Some restrooms include additional amenities like baby changing stations.
The restroom in the park had a station for changing babies.


Luxury bathrooms may have additional features like bidets or jacuzzis.
The hotel suite had a large bathroom with a jacuzzi.


They prioritize functionality and cleanliness for public use.
The airport's restrooms are cleaned regularly.


A room containing a bathtub or shower, and usually a toilet and sink.


A room equipped with one or more toilets and sinks for public use.


A room containing a toilet and sink.


A room containing a public toilet: a public lavatory.
Could you tell me where I can find the restroom?


A room containing a shower and/or bathtub, and typically but not necessarily a toilet.


A toilet that is available to the public


A lavatory: a room containing a toilet and a bathtub.
Most Americans don't know 'WC' and many Brits mock 'bathroom' but almost everyone understands 'toilet' or 'lavatory'.


A room (as in a residence) containing a bath or shower and usually a washbasin and toilet


A room equipped with toilet facilities


Can a bathroom exist without a toilet?

Rarely; most include at least a toilet and sink.

Do all bathrooms have bathtubs?

Not necessarily; some have showers instead.

What amenities are common in bathrooms?

Toiletries, towels, mirrors, and sometimes luxurious additions.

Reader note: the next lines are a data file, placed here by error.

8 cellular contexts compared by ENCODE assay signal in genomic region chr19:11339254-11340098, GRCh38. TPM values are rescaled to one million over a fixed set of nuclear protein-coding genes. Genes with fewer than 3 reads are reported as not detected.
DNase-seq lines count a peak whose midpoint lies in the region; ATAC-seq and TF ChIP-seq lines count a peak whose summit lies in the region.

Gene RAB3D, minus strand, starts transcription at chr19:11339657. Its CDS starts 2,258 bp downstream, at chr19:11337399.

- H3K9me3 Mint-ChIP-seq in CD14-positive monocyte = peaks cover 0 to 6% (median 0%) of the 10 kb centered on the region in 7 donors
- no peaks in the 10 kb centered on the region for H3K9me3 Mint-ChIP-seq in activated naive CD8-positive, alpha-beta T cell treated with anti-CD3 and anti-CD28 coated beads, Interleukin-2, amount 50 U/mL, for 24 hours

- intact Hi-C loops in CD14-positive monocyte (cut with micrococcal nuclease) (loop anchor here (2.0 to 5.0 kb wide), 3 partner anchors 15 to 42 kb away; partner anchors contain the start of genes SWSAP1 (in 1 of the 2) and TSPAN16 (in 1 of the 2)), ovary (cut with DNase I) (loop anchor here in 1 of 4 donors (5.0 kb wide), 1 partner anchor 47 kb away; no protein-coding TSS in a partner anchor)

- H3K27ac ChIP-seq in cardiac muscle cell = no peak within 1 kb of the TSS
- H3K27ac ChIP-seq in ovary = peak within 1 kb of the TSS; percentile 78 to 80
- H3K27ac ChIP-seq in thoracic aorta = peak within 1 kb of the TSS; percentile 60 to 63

Is a bathroom considered a personal space?

Yes, it's a private area in a residence.

Are restrooms and bathrooms the same in public places?

Yes, in the U.S., the terms are often used interchangeably for public facilities.

What hygiene facilities are in a restroom?

Toilets, sinks, hand dryers, and sometimes baby changing stations.

What is a restroom?

A public facility with toilets and sinks for handwashing.

What is a bathroom?

A private room in a home with a bath or shower, toilet, and sink.

Do restrooms in restaurants have baths?

No, restaurant restrooms typically do not have baths.

Are restrooms designed for individual or multiple users?

They are designed for multiple users, with stalls or urinals.

Are restrooms gender-specific?

Often, but there are also unisex or gender-neutral restrooms.

Do restrooms usually have showers?

No, showers are uncommon in public restrooms.

Is it common to have multiple bathrooms in a house?

Yes, especially in larger homes.

Are bathrooms a recent invention?

Modern bathrooms have evolved over the past two centuries.

Why are restrooms important in public places?

For health, hygiene, and convenience of the public.

Is accessibility important in restrooms?

Yes, public restrooms should accommodate people with disabilities.

Can a bathroom be public?

Rarely; the term usually refers to private facilities.

How often should restrooms in public places be cleaned?

Regularly, for hygiene and public health.

Do bathrooms contribute to property value?

Yes, especially well-designed or multiple bathrooms.

Can bathrooms have laundry facilities?

Yes, some bathrooms include washing machines or laundry areas.
About Author
Written by
Janet White
Janet White has been an esteemed writer and blogger for Difference Wiki. Holding a Master's degree in Science and Medical Journalism from the prestigious Boston University, she has consistently demonstrated her expertise and passion for her field. When she's not immersed in her work, Janet relishes her time exercising, delving into a good book, and cherishing moments with friends and family.
Edited by
Aimie Carlson
Aimie Carlson, holding a master's degree in English literature, is a fervent English language enthusiast. She lends her writing talents to Difference Wiki, a prominent website that specializes in comparisons, offering readers insightful analyses that both captivate and inform.